Cooking for Solutions 2013

Seafood is our love language, and at the annual Cooking for Solutions in Monterey, CA, we found a community of fellow blue sea lovers.

Our discussions of sustainable seafood came full circle as we walked around the Monterey Bay Aquarium, visiting food and wine vendors set against kelp forests and undersea exhibits.

Surrounded by the beauty of Monterey, Matt Elliot of CEA (California Environmental Associates) reminded us that when it comes to sustainable fisheries and seafood, "There is no silver bullet or even silver buckshot, just a lot of hard work."

In the "Charting a Course to Sustainable Fisheries" study, CEA shows that the health of our fisheries worldwide are slowly worsening. While 10% of the fisheries have been rebuilding since 1980, closer to 20% of fisheries have collapsed, with another 20% reported being overexploited. It's a lot of statistics, but the bottom line is that fishing boats are fishing more, and more intensively than ever before. Yet they are finding less fish.

Monterey's sardine fishery collapsed in the 1950s due to overfishing, but strict regulations have enabled the local fish populations to recover.

Those 10% of fisheries that have been rebuilding? They are our success stories! Due to sustainable regulations and smart management, these fisheries are staying profitable while ensuring that the fish will be there next year.

The Monterey Bay Aquarium's Seafood Watch provides tools and resources to everyone involved in seafood--consumers, seafood producers, distributors, lawmakers, etc.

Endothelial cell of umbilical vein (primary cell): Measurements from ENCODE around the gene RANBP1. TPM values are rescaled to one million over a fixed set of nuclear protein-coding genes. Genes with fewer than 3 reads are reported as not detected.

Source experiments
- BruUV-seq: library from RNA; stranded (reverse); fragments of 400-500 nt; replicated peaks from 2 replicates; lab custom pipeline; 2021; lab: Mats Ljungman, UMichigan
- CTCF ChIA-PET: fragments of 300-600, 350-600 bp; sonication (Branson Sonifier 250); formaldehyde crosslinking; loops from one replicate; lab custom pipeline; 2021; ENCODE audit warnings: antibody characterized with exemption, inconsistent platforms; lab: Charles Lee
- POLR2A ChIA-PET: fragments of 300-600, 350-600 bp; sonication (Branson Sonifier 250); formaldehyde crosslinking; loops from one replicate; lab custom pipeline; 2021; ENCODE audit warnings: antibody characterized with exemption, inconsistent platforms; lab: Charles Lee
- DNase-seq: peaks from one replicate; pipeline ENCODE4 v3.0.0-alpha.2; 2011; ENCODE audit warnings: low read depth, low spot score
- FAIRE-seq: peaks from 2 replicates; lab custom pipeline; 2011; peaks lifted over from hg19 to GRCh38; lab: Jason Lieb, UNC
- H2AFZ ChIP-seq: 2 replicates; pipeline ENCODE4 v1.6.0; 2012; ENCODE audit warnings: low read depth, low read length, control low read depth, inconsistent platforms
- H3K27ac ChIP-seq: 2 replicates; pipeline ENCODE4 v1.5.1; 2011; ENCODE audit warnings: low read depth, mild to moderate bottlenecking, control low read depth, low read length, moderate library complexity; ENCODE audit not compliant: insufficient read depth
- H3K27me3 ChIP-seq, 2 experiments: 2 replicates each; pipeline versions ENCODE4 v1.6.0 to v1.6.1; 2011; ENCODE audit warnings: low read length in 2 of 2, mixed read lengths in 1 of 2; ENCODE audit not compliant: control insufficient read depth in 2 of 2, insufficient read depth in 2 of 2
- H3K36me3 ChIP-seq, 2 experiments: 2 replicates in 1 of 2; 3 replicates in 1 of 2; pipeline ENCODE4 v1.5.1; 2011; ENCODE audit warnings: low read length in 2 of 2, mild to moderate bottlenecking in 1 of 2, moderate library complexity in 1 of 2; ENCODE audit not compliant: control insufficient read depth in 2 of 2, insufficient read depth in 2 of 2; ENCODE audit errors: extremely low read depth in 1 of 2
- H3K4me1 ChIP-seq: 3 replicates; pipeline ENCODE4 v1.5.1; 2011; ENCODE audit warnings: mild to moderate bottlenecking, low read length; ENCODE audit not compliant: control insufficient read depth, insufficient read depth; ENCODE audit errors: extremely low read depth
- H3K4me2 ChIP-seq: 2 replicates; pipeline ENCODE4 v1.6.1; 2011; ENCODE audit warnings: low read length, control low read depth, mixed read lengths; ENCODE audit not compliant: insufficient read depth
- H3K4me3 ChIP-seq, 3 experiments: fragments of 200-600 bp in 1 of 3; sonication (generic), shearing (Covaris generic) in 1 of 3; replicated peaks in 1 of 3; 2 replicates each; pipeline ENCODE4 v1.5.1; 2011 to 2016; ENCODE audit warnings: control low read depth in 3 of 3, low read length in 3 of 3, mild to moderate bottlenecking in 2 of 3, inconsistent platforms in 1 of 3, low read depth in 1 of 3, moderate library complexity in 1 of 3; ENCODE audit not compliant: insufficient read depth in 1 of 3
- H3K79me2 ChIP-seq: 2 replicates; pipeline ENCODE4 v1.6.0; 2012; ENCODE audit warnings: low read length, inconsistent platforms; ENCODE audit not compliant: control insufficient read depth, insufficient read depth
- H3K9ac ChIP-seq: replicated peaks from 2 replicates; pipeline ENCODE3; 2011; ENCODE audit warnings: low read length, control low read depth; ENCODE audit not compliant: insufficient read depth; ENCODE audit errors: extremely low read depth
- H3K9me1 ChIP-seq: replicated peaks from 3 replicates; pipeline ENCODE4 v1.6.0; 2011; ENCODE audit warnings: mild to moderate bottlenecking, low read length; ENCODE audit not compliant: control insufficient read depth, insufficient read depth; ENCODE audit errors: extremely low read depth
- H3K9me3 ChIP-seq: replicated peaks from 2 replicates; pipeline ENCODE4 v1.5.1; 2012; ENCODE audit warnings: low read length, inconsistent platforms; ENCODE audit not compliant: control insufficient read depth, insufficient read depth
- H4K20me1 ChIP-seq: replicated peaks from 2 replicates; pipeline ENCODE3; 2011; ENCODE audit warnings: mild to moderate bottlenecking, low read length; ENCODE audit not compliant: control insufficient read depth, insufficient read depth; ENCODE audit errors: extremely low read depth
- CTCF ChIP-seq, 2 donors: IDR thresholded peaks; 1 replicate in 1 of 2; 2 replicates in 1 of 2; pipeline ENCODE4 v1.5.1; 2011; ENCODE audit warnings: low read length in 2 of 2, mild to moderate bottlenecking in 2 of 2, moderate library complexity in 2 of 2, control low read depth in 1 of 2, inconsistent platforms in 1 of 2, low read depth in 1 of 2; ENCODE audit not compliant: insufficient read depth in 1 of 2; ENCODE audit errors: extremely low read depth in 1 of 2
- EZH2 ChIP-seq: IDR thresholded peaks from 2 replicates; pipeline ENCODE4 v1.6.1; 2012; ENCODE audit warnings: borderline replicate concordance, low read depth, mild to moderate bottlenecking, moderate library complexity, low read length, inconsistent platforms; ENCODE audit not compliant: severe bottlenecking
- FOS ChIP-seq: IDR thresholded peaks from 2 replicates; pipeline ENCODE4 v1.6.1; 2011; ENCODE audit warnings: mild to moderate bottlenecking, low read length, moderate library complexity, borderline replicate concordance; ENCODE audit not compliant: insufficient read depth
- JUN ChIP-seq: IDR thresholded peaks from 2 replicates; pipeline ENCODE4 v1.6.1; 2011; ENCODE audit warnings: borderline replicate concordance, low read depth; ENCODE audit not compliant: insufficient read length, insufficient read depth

Sustainable fisheries are "one of the best examples of using progressive consumerism to enact change." (Matt Elliot, CEA)

That's right folks. The secret is smart consumers who make changes in their daily habits to buy only sustainably-caught seafood. They ask their favorite restaurants where they source their seafood, and they are even the ones signing petitions. The secret is that you + me + our friends and family = change on a global scale. We won't see it happen today or tomorrow, but the researchers at CEA saw that over the last 20 years, our awareness and intentional consumerism has brought change.

We're just getting started.

A beaming sun set the tone for a beautiful lunch at the Monterey Bay Plaza Hotel.

After three days of panel discussions, conversations over lunches and dinners, and coffee talks turned into night caps, we've come home exhausted but motivated.

Marco from Taylor Shellfish Farms in front of a 2-story kelp forest at the Monterey Bay Aquarium.

We have the tools to turn the tide on our ocean's most pressing issues. Sustainability means that we take responsibility as stewards of our oceans, caring for our resources so that they thrive (not just survive). By supporting fishermen who use sustainable fishing methods, we are feeding the movement, as well as our families!

Until next year, we will continue cooking up solutions from our headquarters at Pier 45. Stay hooked!

 

 

 


Posted May 21st by Danielle